Health Care Costs in Retirement
- Healthcare costs in retirement can be expensive. Learn about the costs of health insurance that many retirees can expect, including Medicare premiums and out-of-pocket expenses.
People in their 50s should be dreaming of the fun they'll have in retirement, but studies show financial worries dominate their thoughts. According to the Retirement Confidence Index, 53% of Americans in their 50s worry about whether they'll afford their medical expenses in retirement.
These concerns are understandable; while many bills decrease as you age, health care costs typically rise. However, when you understand your potential medical costs, you can budget better for the health care expenses that lie ahead.
How Much Does Health Care Cost in Retirement?
According to Fidelity, the average American couple retiring at age 65 will spend $295,000 on medical expenses during their retirement. This figure breaks down as follows:
- 19% on generic, branded and specialty drugs
- 39% on Medicare Part B and Medicare Part D premiums (coverage for doctor appointments and prescription drugs, respectively)
- 42% on other medical expenses (copays, coinsurance and deductibles for doctor and hospital visits)
These average cost figures assume the couple qualifies for Original Medicare (Medicare Part A and Part B) and doesn't have an employer retiree health plan.
You may spend less than $295,000, but conversely, you could also pay more. The actual amount a 65-year-old couple spends depends on a variety of factors, including their:
- Health status
This figure would increase if the couple had severe health problems. The costs of over-the-counter medication, dental work, and long-term care, which weren't factored in, would also impact the total spend.
Certain areas of the U.S. and large cities usually have higher living expenses.
Your expenses increase with age and you’ll pay more health insurance costs over the course of your life-span the longer you live.
How Much Does the Average Retiree Pay for Medicare?
The average retired man pays $130,000 for their Medicare premiums and out-of-pocket expenses, according to a recent Employee Benefit Research Institute (EBRI) report.
The same report found that women pay $146,000. According to the Centers for Disease Control and Prevention (CDC), the gender gap in health care spending is prtly due to the fact that women typically live 20.7 years after qualifying for Medicare, while men are only expected to live another 18.1 years.
The EBRI report assumes the average person has Medicare Part A (hospital insurance), Part B (medical insurance) and Part D (prescription drug coverage), as well as Medigap Plan G, which covers many out-of-pocket Medicare costs.
How Does Health Insurance Work When You Retire?
You may have several health insurance options when you retire, including:
- Employer-sponsored retiree health insurance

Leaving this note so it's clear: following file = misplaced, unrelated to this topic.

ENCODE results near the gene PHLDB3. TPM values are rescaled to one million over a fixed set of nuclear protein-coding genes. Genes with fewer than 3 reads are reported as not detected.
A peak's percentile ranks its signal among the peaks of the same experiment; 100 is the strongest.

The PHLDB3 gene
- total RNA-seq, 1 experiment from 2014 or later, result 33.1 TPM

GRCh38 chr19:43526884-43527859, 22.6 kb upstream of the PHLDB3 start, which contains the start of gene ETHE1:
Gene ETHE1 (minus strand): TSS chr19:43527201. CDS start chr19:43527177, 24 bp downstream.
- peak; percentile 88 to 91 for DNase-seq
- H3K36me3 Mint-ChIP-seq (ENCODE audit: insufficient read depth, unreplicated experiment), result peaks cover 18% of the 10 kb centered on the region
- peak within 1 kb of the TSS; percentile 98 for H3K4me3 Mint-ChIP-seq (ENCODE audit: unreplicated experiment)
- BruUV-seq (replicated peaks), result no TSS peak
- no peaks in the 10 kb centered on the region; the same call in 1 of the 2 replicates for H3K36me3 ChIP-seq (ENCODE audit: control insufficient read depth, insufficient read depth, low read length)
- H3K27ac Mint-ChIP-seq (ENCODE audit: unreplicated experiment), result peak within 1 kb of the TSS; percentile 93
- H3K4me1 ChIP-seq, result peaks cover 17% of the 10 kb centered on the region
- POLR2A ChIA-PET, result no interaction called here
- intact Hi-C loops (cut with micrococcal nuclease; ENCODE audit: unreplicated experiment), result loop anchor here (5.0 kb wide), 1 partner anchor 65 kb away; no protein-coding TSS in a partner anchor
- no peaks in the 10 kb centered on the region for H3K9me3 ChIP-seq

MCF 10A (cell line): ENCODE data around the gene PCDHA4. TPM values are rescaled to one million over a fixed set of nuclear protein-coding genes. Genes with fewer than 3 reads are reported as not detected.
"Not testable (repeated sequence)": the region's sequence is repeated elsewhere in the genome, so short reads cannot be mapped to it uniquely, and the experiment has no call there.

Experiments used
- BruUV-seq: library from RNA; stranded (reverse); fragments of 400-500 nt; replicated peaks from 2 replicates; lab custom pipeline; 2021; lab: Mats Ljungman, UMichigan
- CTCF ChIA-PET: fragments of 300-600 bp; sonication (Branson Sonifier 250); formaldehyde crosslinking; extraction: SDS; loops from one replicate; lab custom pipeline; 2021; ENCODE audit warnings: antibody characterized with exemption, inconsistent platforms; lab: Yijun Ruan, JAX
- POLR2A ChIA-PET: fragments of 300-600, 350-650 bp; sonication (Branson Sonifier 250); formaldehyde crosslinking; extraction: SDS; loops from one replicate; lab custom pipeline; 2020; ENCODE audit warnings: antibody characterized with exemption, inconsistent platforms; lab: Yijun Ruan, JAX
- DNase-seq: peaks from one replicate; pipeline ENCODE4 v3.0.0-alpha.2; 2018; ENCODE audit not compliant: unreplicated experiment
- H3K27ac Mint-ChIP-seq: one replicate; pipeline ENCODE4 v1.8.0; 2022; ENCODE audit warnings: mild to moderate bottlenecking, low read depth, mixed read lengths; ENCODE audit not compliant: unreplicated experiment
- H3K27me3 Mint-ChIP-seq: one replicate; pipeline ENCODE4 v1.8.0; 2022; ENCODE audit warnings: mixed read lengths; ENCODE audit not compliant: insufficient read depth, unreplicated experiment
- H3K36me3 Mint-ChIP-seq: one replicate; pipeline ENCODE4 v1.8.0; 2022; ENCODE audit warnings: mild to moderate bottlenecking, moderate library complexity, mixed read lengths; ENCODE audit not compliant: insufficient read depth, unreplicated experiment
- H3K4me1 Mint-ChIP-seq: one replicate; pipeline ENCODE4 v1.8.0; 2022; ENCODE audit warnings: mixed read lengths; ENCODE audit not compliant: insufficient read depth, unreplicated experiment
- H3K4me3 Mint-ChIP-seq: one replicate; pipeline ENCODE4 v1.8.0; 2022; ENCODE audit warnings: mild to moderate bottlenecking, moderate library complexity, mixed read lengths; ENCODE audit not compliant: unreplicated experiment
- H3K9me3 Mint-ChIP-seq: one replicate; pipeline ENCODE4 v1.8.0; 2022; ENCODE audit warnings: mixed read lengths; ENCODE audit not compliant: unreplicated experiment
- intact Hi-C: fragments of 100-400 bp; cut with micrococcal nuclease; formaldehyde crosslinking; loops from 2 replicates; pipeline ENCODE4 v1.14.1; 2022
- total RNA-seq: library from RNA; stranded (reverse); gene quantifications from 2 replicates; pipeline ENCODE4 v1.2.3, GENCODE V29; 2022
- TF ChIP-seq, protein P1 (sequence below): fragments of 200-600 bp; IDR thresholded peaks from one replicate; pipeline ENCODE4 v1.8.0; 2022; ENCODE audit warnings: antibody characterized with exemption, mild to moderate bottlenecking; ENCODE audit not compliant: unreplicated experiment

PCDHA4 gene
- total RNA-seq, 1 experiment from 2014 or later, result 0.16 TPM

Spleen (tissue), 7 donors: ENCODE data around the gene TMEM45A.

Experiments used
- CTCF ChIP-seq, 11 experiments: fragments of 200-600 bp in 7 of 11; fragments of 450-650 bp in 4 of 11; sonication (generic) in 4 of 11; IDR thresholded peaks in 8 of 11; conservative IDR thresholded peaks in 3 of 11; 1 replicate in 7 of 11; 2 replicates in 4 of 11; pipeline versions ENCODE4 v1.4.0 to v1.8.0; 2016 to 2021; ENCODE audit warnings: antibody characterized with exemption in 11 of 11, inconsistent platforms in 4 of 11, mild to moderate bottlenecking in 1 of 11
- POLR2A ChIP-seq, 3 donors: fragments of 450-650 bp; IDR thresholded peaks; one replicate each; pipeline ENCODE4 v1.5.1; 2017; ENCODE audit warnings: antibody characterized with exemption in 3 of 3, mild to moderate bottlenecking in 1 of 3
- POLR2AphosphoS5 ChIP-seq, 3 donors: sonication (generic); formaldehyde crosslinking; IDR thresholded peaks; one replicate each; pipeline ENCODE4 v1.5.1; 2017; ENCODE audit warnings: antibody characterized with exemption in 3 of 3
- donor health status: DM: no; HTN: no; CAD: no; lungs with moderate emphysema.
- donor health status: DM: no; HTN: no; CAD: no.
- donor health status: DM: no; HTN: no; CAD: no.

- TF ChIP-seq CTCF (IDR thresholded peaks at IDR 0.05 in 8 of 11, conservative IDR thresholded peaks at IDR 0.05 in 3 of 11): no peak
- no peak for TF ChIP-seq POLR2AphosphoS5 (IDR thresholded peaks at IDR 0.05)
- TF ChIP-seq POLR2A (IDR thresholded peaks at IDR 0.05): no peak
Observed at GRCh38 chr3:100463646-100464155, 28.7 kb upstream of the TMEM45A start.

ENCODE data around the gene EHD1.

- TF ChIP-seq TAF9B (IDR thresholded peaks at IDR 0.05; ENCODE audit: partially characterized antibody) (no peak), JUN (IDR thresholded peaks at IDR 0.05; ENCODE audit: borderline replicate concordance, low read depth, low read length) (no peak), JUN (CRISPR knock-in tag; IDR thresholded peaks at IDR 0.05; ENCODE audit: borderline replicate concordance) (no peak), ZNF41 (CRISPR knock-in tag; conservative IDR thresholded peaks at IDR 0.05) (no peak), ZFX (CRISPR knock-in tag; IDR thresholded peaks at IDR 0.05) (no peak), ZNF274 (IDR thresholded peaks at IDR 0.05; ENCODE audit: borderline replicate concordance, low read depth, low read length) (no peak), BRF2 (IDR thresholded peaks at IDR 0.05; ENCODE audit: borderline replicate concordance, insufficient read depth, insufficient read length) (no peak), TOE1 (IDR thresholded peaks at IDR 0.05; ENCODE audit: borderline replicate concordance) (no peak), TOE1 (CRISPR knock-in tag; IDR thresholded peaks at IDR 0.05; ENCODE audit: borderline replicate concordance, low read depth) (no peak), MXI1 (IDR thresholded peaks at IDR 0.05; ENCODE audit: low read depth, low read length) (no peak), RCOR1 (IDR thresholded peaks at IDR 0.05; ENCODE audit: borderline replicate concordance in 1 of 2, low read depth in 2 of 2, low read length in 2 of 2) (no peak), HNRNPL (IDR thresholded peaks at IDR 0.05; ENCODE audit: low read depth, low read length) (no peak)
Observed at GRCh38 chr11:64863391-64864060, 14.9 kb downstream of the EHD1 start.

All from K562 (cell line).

Employer-subsidized insurance for retirees is similar to employee health insurance. Approximately 29% of large firms offer these plans, according to the Kaiser Family Foundation (KFF). They are much less common in small to medium firms.
This government health insurance program is available once retirees reach 65 (or before, if they have qualifying health conditions). These insurance benefits may be managed by the federal government (through Original Medicare, Parts A and B) or by private insurance firms (Medicare Advantage plans, also called Medicare Part C).
An employee plan extension through the Consolidated Omnibus Budget Reconciliation Act, which extends employee coverage for up to 18 months.
- Marketplace insurance
These are Affordable Care Act insurance plans for individuals. Help with payments may be available to people with qualifying incomes, often available.
Once you qualify, Medicare will be your main form of health insurance. If you receive Social Security retirement benefits, you'll typically be automatically enrolled in Medicare once you turn 65.
If you're unsure which insurance option will work best for you, you can speak to an insurance broker or with a representative from your local State Health Insurance Program.
How Much Will Health Insurance Cost Me If I Retire Early?
Most Americans are eligible for Medicare once they turn 65. However, the Federal Reserve found just 24% of Americans wait until they're 65 or older before leaving the workforce. The report found 23% of people retire between 62 and 64 years of age, and 51% are 61 years old or less.
These findings indicate an extended period where these adults may not have health insurance that’s either covered by an employer or subsidized by Medicare.
While it is increasingly rare, some companies offer retiree health insurance plans. Retired workforce subsidies vary substantially and may also depend on years of service. These plans could be your best option until you qualify for Medicare but less enticing once you turn 65. Crunch the numbers with your other alternatives to determine whether they're a good deal.
If you don't qualify for COBRA after you retire or can't afford the premiums, you may be able to get Marketplace insurance under the Affordable Care Act, sometimes referred to as Obamacare.
The Centers for Medicare and Medicaid Services (CMS) lists the average monthly premiums for benchmark plans (the second-lowest cost silver plan) in 2020 at $388 for a 27-year-old. However, AARP notes that monthly premiums for adults nearing retirement are much higher than younger Americans' plans. They cite a 2019 KFF study, which found a 60-year-old would pay $943 per month for the more affordable silver plan.
The cost of health care in retirement can be daunting but preparing for these expenses during your retirement planning will help you enjoy a happy and healthy life once you leave the workforce.
Savings strategies, including increasing your retirement account contributions or opening a health savings account (HSA), can ensure you have money for medical care when you need it.